When search engines see hundreds of products with essentially the same title and description, they have to decide which one of those pages should rank over the others. That’s what the algorithms do by nature, but by using these duplicate product descriptions, you are losing the advantage of being unique. Essentially, you are taking one of the primary ways that search engines determine the value of your site over others completely off the table! Which means you’ll have a hard time getting your product pages to rank over your competitors.

If you can–and I know that this is very time-consuming for sites with lots of products–write unique titles and descriptions for each and every product. This is your opportunity to stand out from every other site selling the same thing. Find your voice and put that into everything you sell. Be fun, be creative, and by all means, add value!

Alternate Solution: If you can’t write your own unique content for your products, you’ll have to rely on user-generated content. That is, getting your customers to create content on these pages for you. So, while we are on that topic…

Allow User-Generated Content

Even if you already have unique titles and descriptions for all your products, allowing your visitors to contribute content to your pages gives you an additional advantage. Not only does it give search engines a reason to keep coming back to reindex the pages, they’ll do so more frequently. And the added UGC can also help push you further up in search rankings.

User generated content comes in various forms. You can decide which are right for your site, but I would consider each of them and implement any and all that you can:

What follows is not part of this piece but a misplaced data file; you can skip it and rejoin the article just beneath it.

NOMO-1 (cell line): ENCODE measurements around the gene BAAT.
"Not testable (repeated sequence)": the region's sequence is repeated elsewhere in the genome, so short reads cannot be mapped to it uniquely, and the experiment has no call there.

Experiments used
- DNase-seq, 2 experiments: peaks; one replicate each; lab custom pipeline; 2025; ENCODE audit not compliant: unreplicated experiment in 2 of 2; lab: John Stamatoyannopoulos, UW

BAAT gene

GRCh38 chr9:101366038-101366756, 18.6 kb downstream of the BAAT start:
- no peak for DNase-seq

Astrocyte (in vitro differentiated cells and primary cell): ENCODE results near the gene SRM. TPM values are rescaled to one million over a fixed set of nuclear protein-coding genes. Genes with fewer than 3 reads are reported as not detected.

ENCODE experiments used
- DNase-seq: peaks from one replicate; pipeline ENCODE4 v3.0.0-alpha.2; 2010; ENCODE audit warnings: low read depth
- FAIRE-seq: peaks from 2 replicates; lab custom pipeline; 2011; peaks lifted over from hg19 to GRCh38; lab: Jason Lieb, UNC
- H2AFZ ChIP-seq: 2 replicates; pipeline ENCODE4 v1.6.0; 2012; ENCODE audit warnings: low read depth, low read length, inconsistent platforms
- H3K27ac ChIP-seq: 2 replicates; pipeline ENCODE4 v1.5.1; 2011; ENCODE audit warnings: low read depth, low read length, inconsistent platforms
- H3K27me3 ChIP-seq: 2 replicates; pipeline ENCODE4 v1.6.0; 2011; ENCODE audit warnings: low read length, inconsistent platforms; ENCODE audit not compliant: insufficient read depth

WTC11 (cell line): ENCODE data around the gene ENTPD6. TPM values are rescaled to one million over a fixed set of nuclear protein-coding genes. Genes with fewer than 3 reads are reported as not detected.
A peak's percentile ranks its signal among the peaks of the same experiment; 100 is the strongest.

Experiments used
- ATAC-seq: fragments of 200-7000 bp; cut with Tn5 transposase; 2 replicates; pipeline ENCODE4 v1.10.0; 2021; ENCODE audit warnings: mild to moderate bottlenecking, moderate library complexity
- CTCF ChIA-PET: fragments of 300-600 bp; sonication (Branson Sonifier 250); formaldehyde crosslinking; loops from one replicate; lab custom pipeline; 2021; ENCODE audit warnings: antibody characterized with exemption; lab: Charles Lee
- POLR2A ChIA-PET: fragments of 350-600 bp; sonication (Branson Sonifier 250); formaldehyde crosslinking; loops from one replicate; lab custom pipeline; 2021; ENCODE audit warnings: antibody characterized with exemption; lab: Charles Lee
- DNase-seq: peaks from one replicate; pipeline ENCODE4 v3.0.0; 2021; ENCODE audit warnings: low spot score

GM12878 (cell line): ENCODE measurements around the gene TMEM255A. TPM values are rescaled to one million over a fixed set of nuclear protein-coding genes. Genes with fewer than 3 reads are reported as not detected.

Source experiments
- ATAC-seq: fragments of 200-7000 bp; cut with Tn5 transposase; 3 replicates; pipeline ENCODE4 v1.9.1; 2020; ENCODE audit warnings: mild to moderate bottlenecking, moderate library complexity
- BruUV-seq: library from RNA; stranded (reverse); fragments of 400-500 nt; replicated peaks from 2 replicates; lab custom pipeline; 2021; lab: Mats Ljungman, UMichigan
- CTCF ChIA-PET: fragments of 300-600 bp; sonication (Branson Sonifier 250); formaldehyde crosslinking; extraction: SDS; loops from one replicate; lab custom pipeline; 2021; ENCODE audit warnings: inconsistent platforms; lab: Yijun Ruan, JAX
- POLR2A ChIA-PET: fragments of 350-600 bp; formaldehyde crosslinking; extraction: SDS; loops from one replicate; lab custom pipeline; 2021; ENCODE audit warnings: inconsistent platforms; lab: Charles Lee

• Reviews: Allow shoppers to write their own reviews of your products/services.
  • Ratings: Similar to reviews, you can also have shoppers rate the products.
  • Questions: Some shoppers might have questions that they need to have answered before they’ll be willing to buy the product. Giving them a space to ask those questions not only increases the likelihood you’ll get that sale, it also will likely help others with the same questions.
  • Stories: Let visitors post their own experiences with your product or service. This is less of a review than it is a way to highlight creative ways your products were used and what solutions they solved for others.
  • Pictures: Along with stories, you can let your visitors post pictures that illustrate your products in use.
  • Videos: If you allow videos, some users will use this for any and all of the above. They can post a video review, tell their stories, and show the product in action. If a picture is worth a thousand words, a video has got to be worth so much more!

Implement Schema/Structured Data Markup

Structured data (or schema) markup allows you to tag certain content with appropriate coding that then allows search engines know how to “interpret” that content correctly. Remember, what visitors see visually is often the result of fairly complex code. Search engines can only read the code and try to interpret it visually, but don’t always get correlations of data.

For example, you may see a SKU number quite obvious on the page, but that number can be buried in code that the search engines are trying to decipher. Structured data allows you to highlight this and other critical pieces of content so there is no ambiguity.